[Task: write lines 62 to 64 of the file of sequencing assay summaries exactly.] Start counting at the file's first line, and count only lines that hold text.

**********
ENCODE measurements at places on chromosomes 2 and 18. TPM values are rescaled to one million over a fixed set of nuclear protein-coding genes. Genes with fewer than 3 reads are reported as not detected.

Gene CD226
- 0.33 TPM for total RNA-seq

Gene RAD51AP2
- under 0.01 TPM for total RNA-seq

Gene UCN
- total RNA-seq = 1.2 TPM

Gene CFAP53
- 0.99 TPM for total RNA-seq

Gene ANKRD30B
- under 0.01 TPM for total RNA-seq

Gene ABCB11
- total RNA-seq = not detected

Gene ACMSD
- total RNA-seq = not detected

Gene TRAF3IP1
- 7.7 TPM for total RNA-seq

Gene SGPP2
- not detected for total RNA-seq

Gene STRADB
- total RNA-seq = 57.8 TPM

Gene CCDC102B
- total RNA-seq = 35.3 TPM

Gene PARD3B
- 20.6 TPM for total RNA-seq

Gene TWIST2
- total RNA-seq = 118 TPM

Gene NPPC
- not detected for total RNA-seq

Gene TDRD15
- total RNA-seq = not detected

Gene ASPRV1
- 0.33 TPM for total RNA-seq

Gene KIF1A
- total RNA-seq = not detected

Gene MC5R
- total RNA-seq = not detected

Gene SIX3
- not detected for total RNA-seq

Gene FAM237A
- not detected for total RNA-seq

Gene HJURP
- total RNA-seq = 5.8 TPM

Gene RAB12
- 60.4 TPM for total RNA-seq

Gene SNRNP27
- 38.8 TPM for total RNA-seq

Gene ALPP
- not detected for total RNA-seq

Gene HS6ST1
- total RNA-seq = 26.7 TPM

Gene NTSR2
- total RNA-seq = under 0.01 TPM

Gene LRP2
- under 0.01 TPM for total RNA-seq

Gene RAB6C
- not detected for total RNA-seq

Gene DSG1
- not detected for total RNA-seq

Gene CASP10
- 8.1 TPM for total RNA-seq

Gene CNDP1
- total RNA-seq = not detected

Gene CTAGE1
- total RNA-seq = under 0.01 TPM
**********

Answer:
Gene CNDP1
- total RNA-seq = not detected

Gene CTAGE1